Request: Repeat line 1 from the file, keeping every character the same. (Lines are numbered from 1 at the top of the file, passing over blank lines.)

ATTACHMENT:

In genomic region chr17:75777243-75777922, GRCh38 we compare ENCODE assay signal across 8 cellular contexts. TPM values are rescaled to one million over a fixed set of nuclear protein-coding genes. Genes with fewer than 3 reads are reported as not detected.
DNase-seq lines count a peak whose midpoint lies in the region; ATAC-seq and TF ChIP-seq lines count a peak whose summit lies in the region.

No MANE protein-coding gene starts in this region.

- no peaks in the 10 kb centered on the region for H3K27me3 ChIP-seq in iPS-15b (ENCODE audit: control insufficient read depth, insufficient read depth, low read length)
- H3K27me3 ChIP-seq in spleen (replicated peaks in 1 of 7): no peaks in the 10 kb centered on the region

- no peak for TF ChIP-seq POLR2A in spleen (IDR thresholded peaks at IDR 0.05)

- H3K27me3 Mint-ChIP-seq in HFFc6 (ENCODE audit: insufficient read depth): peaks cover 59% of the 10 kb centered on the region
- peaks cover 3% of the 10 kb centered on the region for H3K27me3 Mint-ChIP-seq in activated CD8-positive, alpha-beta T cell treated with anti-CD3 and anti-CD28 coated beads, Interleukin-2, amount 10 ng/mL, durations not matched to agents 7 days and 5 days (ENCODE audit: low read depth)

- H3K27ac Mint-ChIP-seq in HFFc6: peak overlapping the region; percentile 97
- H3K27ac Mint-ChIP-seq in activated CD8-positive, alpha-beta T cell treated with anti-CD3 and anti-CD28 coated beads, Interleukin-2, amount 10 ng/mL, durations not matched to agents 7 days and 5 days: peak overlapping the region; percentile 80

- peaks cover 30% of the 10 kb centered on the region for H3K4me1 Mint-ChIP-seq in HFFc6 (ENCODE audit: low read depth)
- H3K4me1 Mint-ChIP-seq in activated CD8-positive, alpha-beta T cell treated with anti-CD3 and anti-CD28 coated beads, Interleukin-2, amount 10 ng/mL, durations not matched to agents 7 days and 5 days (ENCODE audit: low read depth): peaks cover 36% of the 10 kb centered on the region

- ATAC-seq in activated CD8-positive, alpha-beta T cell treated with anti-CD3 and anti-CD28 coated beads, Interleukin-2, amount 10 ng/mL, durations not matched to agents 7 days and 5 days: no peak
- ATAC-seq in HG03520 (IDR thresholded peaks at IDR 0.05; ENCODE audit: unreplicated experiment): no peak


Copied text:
In genomic region chr17:75777243-75777922, GRCh38 we compare ENCODE assay signal across 8 cellular contexts. TPM values are rescaled to one million over a fixed set of nuclear protein-coding genes. Genes with fewer than 3 reads are reported as not detected.